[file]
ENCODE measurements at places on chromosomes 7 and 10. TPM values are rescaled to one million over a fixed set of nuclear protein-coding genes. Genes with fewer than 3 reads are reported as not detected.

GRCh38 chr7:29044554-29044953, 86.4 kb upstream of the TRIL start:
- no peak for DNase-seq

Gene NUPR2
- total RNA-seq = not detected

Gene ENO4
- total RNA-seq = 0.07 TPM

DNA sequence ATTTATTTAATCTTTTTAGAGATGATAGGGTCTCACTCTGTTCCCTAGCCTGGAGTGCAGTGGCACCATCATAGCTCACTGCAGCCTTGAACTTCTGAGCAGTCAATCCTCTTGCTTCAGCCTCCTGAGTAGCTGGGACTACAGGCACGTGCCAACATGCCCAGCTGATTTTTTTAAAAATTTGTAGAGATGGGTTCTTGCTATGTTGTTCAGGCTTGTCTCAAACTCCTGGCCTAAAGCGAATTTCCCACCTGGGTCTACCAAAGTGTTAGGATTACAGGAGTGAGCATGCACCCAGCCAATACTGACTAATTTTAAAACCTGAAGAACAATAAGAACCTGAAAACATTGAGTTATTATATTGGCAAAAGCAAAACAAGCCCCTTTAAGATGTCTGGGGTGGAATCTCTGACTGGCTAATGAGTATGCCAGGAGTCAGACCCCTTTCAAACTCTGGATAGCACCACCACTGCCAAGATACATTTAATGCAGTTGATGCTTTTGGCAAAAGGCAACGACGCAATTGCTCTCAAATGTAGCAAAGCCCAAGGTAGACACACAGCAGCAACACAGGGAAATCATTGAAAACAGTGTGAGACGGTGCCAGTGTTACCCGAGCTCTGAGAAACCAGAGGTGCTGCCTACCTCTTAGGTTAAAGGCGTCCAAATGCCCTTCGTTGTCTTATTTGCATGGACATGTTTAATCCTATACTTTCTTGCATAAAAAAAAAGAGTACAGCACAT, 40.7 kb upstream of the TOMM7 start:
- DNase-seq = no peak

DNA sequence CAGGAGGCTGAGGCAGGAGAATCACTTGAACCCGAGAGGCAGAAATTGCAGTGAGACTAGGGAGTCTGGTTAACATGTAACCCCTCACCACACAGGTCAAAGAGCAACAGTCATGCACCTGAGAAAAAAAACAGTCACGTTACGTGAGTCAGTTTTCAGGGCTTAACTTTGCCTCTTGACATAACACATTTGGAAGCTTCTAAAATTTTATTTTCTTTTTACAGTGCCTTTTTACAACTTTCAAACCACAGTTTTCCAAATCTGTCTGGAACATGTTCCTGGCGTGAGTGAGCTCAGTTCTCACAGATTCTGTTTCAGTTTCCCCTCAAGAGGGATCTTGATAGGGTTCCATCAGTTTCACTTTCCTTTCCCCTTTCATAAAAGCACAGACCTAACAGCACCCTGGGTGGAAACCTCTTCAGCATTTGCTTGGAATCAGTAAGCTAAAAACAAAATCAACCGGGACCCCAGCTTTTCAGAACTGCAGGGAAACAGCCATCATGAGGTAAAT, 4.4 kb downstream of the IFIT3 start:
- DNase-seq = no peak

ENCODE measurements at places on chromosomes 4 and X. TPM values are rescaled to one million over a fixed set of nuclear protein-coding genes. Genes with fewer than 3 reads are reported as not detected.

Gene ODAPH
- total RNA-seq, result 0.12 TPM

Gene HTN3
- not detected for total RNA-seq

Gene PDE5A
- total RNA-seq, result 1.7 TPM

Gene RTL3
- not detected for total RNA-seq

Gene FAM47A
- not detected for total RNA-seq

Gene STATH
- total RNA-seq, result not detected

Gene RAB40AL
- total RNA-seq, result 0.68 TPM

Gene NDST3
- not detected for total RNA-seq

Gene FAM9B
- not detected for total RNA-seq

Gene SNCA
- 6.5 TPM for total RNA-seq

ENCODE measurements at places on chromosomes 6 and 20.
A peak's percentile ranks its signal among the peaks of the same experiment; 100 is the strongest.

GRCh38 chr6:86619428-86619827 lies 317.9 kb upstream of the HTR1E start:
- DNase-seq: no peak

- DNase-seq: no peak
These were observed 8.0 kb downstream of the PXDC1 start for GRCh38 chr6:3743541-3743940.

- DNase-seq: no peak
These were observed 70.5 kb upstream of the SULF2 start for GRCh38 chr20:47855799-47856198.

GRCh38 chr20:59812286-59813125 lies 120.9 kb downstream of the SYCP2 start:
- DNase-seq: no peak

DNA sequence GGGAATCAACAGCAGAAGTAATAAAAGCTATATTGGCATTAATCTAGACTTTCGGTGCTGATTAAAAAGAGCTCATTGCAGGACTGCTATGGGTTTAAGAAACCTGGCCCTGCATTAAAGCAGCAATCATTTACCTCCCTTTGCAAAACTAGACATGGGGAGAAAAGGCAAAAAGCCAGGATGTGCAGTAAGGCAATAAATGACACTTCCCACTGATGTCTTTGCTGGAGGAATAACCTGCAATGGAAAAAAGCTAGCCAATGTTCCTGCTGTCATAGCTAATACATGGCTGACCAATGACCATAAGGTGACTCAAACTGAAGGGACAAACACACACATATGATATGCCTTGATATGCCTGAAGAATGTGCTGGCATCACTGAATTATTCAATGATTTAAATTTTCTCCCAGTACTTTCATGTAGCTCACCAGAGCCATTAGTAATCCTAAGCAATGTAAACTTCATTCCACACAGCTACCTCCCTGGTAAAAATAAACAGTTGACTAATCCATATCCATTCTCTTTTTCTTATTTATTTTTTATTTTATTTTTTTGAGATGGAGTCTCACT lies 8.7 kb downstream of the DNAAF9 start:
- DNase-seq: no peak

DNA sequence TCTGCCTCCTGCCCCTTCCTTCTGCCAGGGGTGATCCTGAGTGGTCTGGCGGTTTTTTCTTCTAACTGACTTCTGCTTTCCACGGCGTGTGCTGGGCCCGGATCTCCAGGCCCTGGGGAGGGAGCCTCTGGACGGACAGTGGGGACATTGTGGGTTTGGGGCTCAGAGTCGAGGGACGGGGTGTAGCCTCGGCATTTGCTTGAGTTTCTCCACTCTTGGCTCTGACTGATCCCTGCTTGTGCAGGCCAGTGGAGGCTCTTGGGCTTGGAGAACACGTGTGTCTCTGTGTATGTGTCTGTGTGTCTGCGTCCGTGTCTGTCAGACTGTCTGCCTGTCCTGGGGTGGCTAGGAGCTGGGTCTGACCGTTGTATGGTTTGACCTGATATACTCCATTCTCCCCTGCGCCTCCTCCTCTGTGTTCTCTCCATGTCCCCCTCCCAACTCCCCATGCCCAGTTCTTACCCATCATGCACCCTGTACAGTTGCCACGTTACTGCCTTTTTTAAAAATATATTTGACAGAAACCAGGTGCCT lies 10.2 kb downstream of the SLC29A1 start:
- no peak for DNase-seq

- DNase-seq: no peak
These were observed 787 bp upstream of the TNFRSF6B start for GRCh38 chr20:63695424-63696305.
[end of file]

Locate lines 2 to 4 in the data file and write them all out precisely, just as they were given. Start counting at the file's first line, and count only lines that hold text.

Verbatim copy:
GRCh38 chr7:29044554-29044953, 86.4 kb upstream of the TRIL start:
- no peak for DNase-seq

Gene NUPR2